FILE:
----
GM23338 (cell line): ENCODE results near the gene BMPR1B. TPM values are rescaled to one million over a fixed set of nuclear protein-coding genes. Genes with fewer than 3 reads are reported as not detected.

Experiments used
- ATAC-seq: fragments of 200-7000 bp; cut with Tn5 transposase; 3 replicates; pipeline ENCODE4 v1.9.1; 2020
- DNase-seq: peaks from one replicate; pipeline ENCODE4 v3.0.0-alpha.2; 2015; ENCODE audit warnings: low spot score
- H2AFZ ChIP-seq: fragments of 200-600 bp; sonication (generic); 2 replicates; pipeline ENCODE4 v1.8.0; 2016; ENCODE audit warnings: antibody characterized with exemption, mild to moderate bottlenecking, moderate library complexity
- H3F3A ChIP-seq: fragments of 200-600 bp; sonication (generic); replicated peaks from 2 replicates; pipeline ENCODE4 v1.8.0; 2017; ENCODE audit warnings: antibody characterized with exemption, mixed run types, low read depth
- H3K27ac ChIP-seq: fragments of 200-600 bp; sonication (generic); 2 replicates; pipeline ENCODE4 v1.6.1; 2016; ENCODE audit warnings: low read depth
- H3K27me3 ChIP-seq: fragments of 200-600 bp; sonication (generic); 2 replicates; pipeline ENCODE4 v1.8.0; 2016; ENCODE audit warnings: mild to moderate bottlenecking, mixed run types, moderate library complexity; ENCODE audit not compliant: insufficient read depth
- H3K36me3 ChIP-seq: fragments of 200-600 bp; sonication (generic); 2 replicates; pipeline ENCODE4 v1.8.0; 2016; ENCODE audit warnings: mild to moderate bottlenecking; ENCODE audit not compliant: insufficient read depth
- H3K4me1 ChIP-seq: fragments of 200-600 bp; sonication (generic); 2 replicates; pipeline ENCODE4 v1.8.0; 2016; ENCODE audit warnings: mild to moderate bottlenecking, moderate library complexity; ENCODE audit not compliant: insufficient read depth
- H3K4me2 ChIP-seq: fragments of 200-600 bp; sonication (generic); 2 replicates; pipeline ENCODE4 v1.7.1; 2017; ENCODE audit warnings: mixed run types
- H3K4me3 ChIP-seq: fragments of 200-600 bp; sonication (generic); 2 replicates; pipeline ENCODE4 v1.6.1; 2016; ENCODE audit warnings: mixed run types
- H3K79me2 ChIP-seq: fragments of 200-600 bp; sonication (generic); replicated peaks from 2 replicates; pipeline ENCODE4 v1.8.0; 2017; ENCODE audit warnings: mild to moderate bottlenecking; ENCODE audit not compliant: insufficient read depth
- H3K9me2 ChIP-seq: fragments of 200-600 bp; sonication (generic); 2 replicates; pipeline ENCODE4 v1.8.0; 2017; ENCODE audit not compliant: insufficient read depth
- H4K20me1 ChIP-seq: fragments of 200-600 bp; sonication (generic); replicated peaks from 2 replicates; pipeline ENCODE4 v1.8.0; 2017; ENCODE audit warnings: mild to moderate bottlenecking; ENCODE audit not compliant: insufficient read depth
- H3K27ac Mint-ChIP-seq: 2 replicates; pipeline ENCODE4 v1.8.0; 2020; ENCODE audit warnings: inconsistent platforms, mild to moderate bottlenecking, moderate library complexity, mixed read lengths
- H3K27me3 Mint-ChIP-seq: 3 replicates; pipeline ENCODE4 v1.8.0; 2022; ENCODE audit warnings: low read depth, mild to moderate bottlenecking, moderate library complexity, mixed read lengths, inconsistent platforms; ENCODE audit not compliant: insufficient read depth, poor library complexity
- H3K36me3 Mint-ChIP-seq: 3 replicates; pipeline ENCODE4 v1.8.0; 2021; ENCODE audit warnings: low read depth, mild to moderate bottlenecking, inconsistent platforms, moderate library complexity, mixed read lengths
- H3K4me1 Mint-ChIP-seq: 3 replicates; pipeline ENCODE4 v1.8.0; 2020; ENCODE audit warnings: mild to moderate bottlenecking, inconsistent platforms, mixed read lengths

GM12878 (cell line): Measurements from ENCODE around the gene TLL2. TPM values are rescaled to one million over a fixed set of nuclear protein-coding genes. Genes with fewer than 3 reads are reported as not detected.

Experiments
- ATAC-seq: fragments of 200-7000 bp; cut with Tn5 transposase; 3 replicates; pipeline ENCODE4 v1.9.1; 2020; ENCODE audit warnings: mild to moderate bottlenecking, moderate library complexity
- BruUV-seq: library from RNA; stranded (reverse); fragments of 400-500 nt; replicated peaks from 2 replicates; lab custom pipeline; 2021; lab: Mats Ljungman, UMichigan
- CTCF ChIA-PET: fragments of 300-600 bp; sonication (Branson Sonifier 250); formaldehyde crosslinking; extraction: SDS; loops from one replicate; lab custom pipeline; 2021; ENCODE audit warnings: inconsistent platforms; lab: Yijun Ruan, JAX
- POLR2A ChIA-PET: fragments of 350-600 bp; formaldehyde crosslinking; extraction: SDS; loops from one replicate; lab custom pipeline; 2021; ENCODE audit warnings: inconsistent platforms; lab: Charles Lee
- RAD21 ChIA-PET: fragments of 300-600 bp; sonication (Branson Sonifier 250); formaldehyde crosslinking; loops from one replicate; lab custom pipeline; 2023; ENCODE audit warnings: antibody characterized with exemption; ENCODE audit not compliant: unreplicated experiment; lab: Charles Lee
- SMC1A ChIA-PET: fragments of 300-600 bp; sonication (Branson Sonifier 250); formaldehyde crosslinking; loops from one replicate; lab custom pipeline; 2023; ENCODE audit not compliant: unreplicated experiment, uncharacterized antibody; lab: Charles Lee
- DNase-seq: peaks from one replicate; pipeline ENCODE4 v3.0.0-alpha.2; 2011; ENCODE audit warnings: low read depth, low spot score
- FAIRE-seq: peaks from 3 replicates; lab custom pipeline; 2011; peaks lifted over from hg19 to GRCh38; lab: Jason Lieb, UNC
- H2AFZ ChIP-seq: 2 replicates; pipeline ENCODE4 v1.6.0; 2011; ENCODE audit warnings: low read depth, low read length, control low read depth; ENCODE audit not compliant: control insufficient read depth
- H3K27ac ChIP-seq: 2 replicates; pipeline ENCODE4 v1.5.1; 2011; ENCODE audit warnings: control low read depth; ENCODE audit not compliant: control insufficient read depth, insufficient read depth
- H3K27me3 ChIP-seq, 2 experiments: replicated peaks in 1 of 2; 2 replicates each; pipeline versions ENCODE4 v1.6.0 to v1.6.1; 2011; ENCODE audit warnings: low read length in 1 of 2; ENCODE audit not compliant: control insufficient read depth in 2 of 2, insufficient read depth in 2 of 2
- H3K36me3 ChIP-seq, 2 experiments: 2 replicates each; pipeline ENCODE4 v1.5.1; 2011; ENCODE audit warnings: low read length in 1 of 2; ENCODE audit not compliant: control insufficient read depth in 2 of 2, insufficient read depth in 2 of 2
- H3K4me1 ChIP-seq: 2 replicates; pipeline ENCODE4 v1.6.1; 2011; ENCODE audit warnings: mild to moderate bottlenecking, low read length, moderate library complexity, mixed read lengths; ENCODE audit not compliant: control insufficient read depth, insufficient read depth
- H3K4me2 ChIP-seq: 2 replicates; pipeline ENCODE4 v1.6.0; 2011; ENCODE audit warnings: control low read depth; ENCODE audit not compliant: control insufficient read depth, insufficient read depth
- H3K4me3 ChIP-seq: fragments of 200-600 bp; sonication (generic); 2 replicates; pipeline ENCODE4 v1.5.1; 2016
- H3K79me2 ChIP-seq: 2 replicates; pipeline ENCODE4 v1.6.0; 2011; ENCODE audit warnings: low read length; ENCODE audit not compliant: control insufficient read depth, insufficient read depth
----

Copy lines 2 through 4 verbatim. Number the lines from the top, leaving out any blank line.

Experiments used
- ATAC-seq: fragments of 200-7000 bp; cut with Tn5 transposase; 3 replicates; pipeline ENCODE4 v1.9.1; 2020
- DNase-seq: peaks from one replicate; pipeline ENCODE4 v3.0.0-alpha.2; 2015; ENCODE audit warnings: low spot score